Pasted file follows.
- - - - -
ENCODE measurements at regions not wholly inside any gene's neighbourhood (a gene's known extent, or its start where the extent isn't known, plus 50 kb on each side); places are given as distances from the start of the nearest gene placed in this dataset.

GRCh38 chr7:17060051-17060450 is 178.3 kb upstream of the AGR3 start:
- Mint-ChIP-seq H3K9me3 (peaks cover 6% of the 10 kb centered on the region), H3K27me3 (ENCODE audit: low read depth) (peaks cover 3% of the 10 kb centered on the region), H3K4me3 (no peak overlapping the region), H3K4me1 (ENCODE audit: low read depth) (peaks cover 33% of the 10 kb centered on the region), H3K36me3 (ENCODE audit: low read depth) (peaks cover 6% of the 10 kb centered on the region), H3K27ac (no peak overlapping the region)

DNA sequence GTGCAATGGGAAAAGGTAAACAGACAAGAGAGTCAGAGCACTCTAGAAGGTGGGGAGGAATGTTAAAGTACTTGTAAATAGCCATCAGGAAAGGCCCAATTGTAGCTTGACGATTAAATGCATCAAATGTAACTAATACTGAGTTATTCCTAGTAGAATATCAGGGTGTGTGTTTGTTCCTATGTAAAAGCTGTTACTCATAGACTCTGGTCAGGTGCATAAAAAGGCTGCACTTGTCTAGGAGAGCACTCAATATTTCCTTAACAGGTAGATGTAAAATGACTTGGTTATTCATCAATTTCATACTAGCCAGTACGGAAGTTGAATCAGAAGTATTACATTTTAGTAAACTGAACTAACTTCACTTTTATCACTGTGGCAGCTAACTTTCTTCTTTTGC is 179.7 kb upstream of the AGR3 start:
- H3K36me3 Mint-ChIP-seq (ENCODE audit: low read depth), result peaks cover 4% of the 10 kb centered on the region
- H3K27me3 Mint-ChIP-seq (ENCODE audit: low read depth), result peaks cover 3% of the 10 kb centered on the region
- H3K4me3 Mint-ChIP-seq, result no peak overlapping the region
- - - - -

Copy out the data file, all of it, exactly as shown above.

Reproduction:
ENCODE measurements at regions not wholly inside any gene's neighbourhood (a gene's known extent, or its start where the extent isn't known, plus 50 kb on each side); places are given as distances from the start of the nearest gene placed in this dataset.

GRCh38 chr7:17060051-17060450 is 178.3 kb upstream of the AGR3 start:
- Mint-ChIP-seq H3K9me3 (peaks cover 6% of the 10 kb centered on the region), H3K27me3 (ENCODE audit: low read depth) (peaks cover 3% of the 10 kb centered on the region), H3K4me3 (no peak overlapping the region), H3K4me1 (ENCODE audit: low read depth) (peaks cover 33% of the 10 kb centered on the region), H3K36me3 (ENCODE audit: low read depth) (peaks cover 6% of the 10 kb centered on the region), H3K27ac (no peak overlapping the region)

DNA sequence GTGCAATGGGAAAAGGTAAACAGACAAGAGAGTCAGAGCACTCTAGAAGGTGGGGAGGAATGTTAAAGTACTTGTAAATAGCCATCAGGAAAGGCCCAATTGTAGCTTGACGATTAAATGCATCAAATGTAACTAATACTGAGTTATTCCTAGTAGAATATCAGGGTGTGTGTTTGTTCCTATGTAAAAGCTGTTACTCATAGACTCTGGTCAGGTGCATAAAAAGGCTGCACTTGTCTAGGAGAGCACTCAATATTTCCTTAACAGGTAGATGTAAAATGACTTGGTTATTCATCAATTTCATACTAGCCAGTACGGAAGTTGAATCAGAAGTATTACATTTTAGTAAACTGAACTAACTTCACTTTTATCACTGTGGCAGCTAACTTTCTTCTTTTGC is 179.7 kb upstream of the AGR3 start:
- H3K36me3 Mint-ChIP-seq (ENCODE audit: low read depth), result peaks cover 4% of the 10 kb centered on the region
- H3K27me3 Mint-ChIP-seq (ENCODE audit: low read depth), result peaks cover 3% of the 10 kb centered on the region
- H3K4me3 Mint-ChIP-seq, result no peak overlapping the region